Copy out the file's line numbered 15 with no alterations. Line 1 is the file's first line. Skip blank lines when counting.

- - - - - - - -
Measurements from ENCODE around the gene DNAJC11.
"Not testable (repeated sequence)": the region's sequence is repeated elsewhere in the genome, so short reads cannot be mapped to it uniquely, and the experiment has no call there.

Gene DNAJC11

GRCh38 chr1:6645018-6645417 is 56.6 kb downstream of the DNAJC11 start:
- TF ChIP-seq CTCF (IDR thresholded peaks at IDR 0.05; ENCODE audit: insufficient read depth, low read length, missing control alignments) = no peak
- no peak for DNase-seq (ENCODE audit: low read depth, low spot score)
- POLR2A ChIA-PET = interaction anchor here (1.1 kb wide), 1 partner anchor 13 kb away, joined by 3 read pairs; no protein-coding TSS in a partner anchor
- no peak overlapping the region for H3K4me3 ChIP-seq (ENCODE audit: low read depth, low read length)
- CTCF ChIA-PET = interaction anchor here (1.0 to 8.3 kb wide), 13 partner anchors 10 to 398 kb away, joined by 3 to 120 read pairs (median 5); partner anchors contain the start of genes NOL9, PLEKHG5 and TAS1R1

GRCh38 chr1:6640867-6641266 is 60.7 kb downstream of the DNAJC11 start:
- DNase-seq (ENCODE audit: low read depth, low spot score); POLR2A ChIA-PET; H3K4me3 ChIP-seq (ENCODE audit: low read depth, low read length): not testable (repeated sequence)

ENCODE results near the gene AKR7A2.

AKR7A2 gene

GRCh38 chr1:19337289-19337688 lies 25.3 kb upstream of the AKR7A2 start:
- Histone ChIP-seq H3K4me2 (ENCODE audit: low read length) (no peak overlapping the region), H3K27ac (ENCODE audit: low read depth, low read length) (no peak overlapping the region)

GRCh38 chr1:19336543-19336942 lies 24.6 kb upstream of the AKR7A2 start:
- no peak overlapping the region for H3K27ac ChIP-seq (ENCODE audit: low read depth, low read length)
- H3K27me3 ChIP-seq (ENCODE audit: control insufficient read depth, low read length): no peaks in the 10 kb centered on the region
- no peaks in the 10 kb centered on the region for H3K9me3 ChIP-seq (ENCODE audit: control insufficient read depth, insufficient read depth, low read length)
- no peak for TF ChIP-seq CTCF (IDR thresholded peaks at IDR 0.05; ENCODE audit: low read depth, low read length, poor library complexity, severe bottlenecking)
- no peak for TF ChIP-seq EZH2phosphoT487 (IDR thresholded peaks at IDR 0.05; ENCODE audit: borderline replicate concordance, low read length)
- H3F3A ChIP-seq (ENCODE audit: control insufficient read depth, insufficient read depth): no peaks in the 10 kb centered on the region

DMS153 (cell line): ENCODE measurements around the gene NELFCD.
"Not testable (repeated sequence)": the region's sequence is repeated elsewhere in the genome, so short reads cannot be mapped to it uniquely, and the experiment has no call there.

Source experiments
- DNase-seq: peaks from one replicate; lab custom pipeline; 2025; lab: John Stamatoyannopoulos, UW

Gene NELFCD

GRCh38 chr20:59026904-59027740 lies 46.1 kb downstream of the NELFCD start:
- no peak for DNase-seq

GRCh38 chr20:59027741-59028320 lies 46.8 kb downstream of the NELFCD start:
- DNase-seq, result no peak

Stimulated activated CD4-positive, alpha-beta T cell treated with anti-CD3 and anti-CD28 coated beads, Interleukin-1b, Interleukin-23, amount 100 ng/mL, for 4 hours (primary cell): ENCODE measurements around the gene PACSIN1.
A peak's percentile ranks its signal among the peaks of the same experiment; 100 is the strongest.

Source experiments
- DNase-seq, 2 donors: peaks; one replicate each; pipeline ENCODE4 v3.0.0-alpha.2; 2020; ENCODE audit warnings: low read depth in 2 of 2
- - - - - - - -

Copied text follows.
- Histone ChIP-seq H3K4me2 (ENCODE audit: low read length) (no peak overlapping the region), H3K27ac (ENCODE audit: low read depth, low read length) (no peak overlapping the region)